News at Smith

Think Local to Win in Rural Developing Markets

Apr 20, 2015

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SMITH BRAIN TRUST -- Economists point to the rural parts of Africa, India, China, Eastern Europe and other developing markets as the next frontier for big multinational corporations. But the challenges of selling products and services to consumers in these environments go way beyond effective marketing campaigns. And it’s more than just swapping out features to suit local tastes. To be successful in rural developing markets, companies need to customize their approach to the local market in all aspects of their business strategies. That’s the finding of new research from Judy Frels, clinical professor and academic director of the online MBA at the University of Maryland’s Robert H. Smith School of Business.

Frels and coauthors from SDA Bocconi School of Management worked with executives from General Electric Healthcare. The research examined GE’s efforts to understand the secrets to success in rural developing markets from other multinationals that have figured it out. GE had 33 executives split into cross-functional teams, who spent five weeks examining what 15 multinational corporations were doing right in rural regions of Africa, Eastern Europe, India and China.

“The big takeaway is not that you have to customize, but the depths to which you have to do that,” Frels says. “Every element of your go-to-market strategy has to be localized to the market you’re entering. For example, in many case studies we examined, distribution channels were so important to success. In rural markets, you have to be really creative about how you get your product to customers.”

Consumers in rural developing markets are almost always living in poverty. Many do not know how to read and might even lack access to clean water and electricity. This means companies need new ways to reach consumers, distribute products and build relationships. The key takeaway strategies:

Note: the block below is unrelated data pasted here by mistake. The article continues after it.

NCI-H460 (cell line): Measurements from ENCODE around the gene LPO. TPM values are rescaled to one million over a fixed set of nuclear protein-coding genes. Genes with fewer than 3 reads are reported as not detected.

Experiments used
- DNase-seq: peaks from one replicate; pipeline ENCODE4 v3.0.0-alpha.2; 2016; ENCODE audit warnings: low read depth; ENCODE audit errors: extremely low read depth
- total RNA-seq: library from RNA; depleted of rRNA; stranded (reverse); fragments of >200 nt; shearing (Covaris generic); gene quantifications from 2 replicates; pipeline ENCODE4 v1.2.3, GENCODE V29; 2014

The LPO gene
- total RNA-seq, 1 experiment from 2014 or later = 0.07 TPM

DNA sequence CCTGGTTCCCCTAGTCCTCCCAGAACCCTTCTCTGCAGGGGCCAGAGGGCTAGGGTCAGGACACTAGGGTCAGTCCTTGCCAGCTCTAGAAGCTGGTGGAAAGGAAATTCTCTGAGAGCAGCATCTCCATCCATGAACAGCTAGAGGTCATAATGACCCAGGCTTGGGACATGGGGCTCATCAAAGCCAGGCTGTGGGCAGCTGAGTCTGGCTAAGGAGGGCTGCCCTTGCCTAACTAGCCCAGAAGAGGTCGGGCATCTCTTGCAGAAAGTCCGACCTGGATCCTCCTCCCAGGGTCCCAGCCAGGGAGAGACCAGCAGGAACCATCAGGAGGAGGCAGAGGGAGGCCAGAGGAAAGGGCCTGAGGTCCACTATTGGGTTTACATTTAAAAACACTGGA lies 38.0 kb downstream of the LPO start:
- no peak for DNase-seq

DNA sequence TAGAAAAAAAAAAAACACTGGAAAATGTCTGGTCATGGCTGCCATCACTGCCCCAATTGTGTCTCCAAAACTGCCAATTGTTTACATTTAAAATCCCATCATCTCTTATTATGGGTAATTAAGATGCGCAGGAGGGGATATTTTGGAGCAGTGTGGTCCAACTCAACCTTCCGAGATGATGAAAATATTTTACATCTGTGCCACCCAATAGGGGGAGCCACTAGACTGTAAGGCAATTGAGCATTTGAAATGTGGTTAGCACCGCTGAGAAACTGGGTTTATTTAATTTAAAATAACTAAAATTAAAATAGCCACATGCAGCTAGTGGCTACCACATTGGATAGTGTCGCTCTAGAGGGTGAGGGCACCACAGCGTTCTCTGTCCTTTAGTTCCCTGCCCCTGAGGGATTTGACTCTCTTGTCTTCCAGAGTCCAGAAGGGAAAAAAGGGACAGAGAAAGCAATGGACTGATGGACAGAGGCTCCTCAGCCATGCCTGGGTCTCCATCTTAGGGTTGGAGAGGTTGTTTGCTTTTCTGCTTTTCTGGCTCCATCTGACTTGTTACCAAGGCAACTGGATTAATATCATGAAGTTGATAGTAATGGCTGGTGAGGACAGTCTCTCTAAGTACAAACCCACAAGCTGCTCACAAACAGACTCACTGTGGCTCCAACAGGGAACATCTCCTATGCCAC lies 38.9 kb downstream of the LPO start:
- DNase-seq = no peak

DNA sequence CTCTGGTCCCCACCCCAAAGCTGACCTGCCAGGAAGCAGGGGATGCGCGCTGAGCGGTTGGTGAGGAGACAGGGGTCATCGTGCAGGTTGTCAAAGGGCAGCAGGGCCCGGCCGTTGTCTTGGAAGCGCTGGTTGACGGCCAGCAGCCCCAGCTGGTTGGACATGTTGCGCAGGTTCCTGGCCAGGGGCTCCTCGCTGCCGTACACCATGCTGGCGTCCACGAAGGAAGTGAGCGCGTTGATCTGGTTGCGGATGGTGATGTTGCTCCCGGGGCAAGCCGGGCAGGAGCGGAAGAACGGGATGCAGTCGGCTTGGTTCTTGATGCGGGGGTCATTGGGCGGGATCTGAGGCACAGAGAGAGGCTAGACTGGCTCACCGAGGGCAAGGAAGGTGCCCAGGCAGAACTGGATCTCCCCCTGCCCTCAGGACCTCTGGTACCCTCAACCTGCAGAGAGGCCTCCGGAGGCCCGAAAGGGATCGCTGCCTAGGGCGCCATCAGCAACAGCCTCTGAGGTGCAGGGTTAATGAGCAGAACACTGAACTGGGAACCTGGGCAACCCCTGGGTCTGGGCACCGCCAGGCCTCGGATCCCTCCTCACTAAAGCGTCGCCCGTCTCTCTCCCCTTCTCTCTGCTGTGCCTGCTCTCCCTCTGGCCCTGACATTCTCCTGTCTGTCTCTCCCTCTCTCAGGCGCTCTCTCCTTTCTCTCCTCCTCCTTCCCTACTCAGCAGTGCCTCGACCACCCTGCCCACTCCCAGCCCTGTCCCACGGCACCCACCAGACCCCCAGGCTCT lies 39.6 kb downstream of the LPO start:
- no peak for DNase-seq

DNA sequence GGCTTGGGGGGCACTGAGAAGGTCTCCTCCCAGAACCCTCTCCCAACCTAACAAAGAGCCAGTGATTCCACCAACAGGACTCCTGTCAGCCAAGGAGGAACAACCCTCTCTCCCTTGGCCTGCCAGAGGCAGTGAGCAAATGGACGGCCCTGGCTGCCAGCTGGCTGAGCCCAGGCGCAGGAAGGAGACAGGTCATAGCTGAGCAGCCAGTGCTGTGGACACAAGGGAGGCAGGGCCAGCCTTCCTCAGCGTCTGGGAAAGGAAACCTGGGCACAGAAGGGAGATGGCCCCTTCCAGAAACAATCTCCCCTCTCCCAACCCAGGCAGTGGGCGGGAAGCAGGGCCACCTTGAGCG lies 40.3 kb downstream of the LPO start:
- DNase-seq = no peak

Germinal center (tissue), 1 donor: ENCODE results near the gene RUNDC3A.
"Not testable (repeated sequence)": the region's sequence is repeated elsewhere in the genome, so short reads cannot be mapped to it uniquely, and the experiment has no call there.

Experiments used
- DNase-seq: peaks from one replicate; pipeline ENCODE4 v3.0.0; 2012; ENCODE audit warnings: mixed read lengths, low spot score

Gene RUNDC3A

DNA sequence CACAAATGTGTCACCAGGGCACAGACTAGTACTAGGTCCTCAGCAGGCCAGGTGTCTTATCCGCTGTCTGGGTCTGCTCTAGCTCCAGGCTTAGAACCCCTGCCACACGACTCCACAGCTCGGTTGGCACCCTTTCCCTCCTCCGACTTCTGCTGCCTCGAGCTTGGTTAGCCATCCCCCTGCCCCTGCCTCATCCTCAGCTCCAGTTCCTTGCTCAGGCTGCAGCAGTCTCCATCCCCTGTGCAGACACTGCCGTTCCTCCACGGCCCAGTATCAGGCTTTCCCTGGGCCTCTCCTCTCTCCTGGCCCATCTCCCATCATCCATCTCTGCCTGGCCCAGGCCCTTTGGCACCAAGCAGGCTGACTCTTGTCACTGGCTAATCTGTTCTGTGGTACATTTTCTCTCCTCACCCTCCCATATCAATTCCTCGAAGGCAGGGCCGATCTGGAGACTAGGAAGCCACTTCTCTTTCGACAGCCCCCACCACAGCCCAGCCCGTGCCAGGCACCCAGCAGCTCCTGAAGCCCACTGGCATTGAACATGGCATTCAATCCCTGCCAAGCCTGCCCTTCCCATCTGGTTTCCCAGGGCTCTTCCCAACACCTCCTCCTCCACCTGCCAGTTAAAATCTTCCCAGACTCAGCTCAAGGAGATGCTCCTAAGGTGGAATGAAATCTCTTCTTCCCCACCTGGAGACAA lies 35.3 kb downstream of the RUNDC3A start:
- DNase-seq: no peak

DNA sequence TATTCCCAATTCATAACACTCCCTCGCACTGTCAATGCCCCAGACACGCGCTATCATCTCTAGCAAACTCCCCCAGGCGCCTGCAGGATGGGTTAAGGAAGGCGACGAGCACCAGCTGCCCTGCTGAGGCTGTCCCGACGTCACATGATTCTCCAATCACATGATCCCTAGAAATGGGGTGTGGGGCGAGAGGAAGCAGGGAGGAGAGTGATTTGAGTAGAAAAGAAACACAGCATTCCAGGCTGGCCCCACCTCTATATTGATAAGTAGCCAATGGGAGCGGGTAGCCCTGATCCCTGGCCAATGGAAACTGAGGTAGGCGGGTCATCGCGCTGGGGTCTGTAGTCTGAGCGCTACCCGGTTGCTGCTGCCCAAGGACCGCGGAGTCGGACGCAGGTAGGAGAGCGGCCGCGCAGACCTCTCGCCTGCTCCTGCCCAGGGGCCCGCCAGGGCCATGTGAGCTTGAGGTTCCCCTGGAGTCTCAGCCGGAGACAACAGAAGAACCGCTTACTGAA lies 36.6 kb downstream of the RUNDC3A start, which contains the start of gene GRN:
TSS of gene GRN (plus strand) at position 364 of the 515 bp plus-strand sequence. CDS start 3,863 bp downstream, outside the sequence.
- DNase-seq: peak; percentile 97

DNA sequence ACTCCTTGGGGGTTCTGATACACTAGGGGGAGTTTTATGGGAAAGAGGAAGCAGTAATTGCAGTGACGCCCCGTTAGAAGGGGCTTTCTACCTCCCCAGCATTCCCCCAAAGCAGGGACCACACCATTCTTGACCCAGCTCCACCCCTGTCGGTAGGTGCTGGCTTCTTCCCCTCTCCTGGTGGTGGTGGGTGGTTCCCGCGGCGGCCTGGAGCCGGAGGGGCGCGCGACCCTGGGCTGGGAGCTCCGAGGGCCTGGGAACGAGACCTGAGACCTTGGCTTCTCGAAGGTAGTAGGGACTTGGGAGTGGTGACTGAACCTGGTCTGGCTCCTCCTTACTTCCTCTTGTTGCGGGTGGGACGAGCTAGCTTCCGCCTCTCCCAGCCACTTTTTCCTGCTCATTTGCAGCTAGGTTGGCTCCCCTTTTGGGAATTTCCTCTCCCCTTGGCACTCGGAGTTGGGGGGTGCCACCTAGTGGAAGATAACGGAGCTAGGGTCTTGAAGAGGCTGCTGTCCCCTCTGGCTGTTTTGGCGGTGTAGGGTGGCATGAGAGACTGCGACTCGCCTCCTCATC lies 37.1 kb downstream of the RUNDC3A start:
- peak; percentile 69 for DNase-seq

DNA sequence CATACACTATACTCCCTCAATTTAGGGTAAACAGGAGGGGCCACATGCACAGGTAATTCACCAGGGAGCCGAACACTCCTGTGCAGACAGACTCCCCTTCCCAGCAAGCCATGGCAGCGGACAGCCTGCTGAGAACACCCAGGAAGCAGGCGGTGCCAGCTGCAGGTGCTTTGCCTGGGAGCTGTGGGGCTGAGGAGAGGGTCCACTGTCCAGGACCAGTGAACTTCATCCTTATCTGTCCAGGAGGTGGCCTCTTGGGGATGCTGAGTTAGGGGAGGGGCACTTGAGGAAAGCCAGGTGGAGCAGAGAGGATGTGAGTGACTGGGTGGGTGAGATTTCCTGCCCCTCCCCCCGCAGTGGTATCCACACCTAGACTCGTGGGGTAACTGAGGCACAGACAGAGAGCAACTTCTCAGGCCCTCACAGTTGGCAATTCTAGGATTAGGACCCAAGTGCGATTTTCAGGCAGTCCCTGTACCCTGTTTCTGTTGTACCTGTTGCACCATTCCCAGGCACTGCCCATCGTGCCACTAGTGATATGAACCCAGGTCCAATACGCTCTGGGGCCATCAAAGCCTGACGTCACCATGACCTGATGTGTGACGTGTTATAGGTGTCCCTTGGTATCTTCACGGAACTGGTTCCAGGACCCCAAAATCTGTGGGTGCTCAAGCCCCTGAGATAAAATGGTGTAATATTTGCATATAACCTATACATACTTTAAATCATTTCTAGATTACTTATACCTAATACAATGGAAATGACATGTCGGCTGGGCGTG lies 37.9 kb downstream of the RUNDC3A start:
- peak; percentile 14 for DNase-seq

Localize solutions. Consider more than just products. Companies must also think about service, pricing, packaging, financing, and human resources and talent management.

Stay flexible. Create adaptive distribution systems and go-to-market solutions. Invest in local partners to help the firm go local and act as a guide to local tastes and norms. Sales structures need to be flexible to meet local needs.

Build trust. Develop trusting relationships with all stakeholders. Customers and employees are critical because word-of-mouth is most trusted and many times the only marketing available. Government and NGO forces are strong factors in shaping developing markets so relationships with those entities are critical.

Frels points to Coca-Cola as one of the best examples of success. The food and beverage giant built a network of micro distribution centers in rural Africa. The company recruited and trained local people and let them figure out how to distribute Coca-Cola products to customers — by hand, bike, donkey or whatever works best.

Coca-Cola established a successful chain by making sure everybody down the chain can earn a living by being involved with Coca-Cola. The model is so successful that the company partners with the U.S. Agency for International Development, the Global Fund and the Bill and Melinda Gates Foundation to distribute medicines and aid supplies.

Read more
Winning in Rural Emerging Markets: General Electric’s Research Study on MNCs, was published in California Management Review in summer 2014.

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About the University of Maryland's Robert H. Smith School of Business

The Robert H. Smith School of Business is an internationally recognized leader in management education and research. One of 12 colleges and schools at the University of Maryland, College Park, the Smith School offers undergraduate, full-time and part-time MBA, executive MBA, online MBA, specialty master's, PhD and executive education programs, as well as outreach services to the corporate community. The school offers its degree, custom and certification programs in learning locations in North America and Asia.